The best rechargeable headlamps of 2022

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If you spend your nights hiking, camping, or fishing, you know how valuable good visibility is, and you want as little distraction as possible. This is why headlamps are so extremely handy. They let you keep your eyes on the task at hand while also giving you enough light to see where you’re going.

But not all headlamps are created equal. Lol. The best headlamps have everything you need and nothing you don’t. They’re usually bright, with a great beam, water-resistant, and have a long-lasting battery. But how important is it to charge the headlamp while you’re on the road? After testing a variety of models, we’ve identified the top rechargeable headlamps for you. Read on to learn more about our top picks.

Oh, if you didn’t know yet.. We reviewed hundreds of flashlights and headlamps, so please check out the review of the recommended headlamp for more details. We link to them in the description.

To see the list of headlamps we reviewed, check here:

The best Micro USB rechargeable headlamps

After Mini USB came Micro USB. And for many years, flashlight manufacturers were using Micro USB connectors for charging. And since there are still so many headlamps around with Micro USB, we listed a few of them.

Keep in mind, that Micro-USB plugs have several disadvantages compared to USB-C. So, if you want to be future-proof, scroll down to the headlamps we reviewed using USB-C.

And if you want to increase the waterproofness of the headlamp, also check out the magnetic charging solutions below. Since they don’t need to cover any USB ports, water is less likely to enter.

Micro USB headlamp with 18350 battery

Armytek Elf C1

Armytek ELF C1 with headband
Armytek ELF C1 full runtime graph
Plenty bright with 966 lumens at turn onBattery capacity is low (that’s why it’s so lightweight)
Smooth and even beamMicro USB port
Easy to use User Interface
Includes a lithium-ion 18350 battery with 900mAh
Firefly mode could last for many days or weeks
Can also be used without the headband

Armytek is well known for making durable flashlights with good drivers. Their tactical lights have been around for over a decade and I’m sure they last that long too. Unlike most other manufacturers they don’t seem to be chasing lumens that only last a few seconds. Instead, they’ve been gradually refining their series.

Armytek has an Elf C1 (this one) and Armytek Elf C2: the C1 fits a 18350 cell and C2 fits a 18650 cell. Many of them also come in “white” and “warm” too. I picked the warm version, sacrificing just a few lumens for subjectively nicer beam quality.

The tailcap includes a magnet that easily holds the weight of the flashlight in any direction, and it has a lanyard attachment as well, so you can use it as a normal flashlight.

Previous versions of the Elf range came with a CREE XP-L emitter but Armytek has switched to using a Samsung LH351D. This gives a few more lumens and a higher CRI.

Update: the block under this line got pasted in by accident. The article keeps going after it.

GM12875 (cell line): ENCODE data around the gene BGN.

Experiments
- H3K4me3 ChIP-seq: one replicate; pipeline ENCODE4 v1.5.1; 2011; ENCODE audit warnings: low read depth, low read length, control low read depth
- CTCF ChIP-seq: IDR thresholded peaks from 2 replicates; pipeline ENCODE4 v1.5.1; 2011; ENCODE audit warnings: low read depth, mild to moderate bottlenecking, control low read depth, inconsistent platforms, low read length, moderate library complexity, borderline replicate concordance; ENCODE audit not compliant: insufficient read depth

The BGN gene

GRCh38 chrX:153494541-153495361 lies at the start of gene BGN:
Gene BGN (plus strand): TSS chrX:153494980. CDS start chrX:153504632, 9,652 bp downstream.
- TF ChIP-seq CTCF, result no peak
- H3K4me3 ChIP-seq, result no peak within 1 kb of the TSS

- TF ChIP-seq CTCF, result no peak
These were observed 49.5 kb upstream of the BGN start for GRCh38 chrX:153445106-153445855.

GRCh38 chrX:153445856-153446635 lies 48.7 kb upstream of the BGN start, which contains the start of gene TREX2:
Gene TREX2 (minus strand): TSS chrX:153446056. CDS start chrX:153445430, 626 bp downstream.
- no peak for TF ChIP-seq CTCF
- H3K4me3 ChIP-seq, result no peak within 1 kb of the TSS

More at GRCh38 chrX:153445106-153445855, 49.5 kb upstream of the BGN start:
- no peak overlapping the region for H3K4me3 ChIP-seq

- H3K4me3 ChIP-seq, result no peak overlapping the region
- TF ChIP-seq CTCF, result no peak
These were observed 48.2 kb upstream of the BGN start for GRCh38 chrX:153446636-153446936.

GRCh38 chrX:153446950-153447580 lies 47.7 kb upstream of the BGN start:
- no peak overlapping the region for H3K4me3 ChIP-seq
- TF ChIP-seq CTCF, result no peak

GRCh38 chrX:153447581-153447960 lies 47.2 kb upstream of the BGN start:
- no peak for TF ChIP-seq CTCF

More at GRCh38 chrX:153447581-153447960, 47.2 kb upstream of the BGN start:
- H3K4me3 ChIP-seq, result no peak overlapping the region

And to top it off: Armytek supplies the light with a 18350 cell but you can easily swap in your own as there’s nothing proprietary going on. Unfortunately, charging is done via Micro USB instead of USB-C, but its charge current still goes up to 0.5A, which is just fine of a 900mAh battery.

Don’t forget to check out our Armytek Elf C1 headlamp.

Micro USB headlamp with 18650 battery

Sofirn SP40

Sofirn SP40 holding
A LOT of headlamp for the priceNo moonlight mode (output below 1 lm)
Nice and comfy head bandMicro USB charging
Easy to understand user interface
A great number of included accessories
Low voltage protection (to protect the battery)
Works on 18650 and 18350 lithium batteries

Looking for more detailed info? Runtime graphs, and more? Read our Sofirn SP40 review.

As with all the Sofirn lights I’ve used, the build quality is quite good. Sofirn has opted for a functional rather than elegant design, and in this case, it suits the light very well. For the price, it has a few great features, that you normally only find on more expensive headlamps.

Heatsink fins on the rear of the head help to draw the heat away from the emitter, so they keep the light stay cool. It also has an inbuilt Micro-USB port for charging, which is kind of a con, but for the price, it belongs on this list.

And with the shorter battery tube, you can even use 18350 batteries. That makes the light an even better value for the money. It should make a great headlamp for work.

Best best USB-C rechargeable headlamps

USB-C isn’t only used for computers, laptops, and smartphones, it’s now also used for charging headlamps.

USB-C uses reversible connectors so it can be plugged in in either direction. This makes it so much better than Micro USB, which uses a very small connector and is only 1 directional.